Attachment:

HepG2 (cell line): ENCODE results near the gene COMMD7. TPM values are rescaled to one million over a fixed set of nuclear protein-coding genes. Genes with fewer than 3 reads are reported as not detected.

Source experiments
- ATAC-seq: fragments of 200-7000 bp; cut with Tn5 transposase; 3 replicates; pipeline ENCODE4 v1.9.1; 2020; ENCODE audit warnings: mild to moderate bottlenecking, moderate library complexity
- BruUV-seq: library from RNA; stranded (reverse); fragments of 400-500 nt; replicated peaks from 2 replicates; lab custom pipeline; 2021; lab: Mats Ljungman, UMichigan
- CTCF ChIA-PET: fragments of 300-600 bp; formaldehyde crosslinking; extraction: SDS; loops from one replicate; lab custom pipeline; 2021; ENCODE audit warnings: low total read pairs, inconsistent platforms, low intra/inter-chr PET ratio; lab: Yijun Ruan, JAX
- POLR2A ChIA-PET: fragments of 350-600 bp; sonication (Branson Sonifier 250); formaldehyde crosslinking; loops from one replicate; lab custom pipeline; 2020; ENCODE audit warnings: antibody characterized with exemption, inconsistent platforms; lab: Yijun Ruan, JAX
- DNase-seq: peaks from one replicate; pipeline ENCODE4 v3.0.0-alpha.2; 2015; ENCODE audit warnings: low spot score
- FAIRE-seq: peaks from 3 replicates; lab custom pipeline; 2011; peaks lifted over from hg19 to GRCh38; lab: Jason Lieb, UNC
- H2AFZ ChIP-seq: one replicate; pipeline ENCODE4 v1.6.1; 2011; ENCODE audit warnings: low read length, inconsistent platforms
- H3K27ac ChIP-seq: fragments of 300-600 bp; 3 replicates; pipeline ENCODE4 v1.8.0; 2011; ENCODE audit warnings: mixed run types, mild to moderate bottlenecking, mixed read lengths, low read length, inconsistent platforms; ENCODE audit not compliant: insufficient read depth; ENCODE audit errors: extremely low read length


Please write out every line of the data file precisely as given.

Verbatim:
HepG2 (cell line): ENCODE results near the gene COMMD7. TPM values are rescaled to one million over a fixed set of nuclear protein-coding genes. Genes with fewer than 3 reads are reported as not detected.

Source experiments
- ATAC-seq: fragments of 200-7000 bp; cut with Tn5 transposase; 3 replicates; pipeline ENCODE4 v1.9.1; 2020; ENCODE audit warnings: mild to moderate bottlenecking, moderate library complexity
- BruUV-seq: library from RNA; stranded (reverse); fragments of 400-500 nt; replicated peaks from 2 replicates; lab custom pipeline; 2021; lab: Mats Ljungman, UMichigan
- CTCF ChIA-PET: fragments of 300-600 bp; formaldehyde crosslinking; extraction: SDS; loops from one replicate; lab custom pipeline; 2021; ENCODE audit warnings: low total read pairs, inconsistent platforms, low intra/inter-chr PET ratio; lab: Yijun Ruan, JAX
- POLR2A ChIA-PET: fragments of 350-600 bp; sonication (Branson Sonifier 250); formaldehyde crosslinking; loops from one replicate; lab custom pipeline; 2020; ENCODE audit warnings: antibody characterized with exemption, inconsistent platforms; lab: Yijun Ruan, JAX
- DNase-seq: peaks from one replicate; pipeline ENCODE4 v3.0.0-alpha.2; 2015; ENCODE audit warnings: low spot score
- FAIRE-seq: peaks from 3 replicates; lab custom pipeline; 2011; peaks lifted over from hg19 to GRCh38; lab: Jason Lieb, UNC
- H2AFZ ChIP-seq: one replicate; pipeline ENCODE4 v1.6.1; 2011; ENCODE audit warnings: low read length, inconsistent platforms
- H3K27ac ChIP-seq: fragments of 300-600 bp; 3 replicates; pipeline ENCODE4 v1.8.0; 2011; ENCODE audit warnings: mixed run types, mild to moderate bottlenecking, mixed read lengths, low read length, inconsistent platforms; ENCODE audit not compliant: insufficient read depth; ENCODE audit errors: extremely low read length